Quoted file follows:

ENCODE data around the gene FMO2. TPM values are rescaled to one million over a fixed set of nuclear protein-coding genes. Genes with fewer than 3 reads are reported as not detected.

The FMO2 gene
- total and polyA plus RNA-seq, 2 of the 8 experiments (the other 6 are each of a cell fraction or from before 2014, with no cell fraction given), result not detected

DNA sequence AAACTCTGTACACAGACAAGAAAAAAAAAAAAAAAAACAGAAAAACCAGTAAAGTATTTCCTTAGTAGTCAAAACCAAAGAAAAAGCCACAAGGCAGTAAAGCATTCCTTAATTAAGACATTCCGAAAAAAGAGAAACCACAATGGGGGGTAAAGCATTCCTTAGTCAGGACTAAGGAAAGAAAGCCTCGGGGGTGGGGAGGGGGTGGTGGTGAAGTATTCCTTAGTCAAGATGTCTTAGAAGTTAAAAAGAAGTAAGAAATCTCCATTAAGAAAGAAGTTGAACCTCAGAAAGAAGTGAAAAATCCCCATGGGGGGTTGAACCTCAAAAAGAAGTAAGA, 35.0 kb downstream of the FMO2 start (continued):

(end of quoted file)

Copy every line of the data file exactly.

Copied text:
ENCODE data around the gene FMO2. TPM values are rescaled to one million over a fixed set of nuclear protein-coding genes. Genes with fewer than 3 reads are reported as not detected.

The FMO2 gene
- total and polyA plus RNA-seq, 2 of the 8 experiments (the other 6 are each of a cell fraction or from before 2014, with no cell fraction given), result not detected

DNA sequence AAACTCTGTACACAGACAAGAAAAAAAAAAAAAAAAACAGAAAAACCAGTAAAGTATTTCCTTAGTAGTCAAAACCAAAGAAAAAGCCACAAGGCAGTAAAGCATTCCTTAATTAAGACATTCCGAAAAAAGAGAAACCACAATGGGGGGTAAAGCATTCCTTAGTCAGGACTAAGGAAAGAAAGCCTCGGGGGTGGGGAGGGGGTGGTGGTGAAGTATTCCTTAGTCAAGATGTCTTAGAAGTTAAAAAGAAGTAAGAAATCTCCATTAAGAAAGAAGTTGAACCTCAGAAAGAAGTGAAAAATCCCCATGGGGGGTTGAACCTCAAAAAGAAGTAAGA, 35.0 kb downstream of the FMO2 start (continued):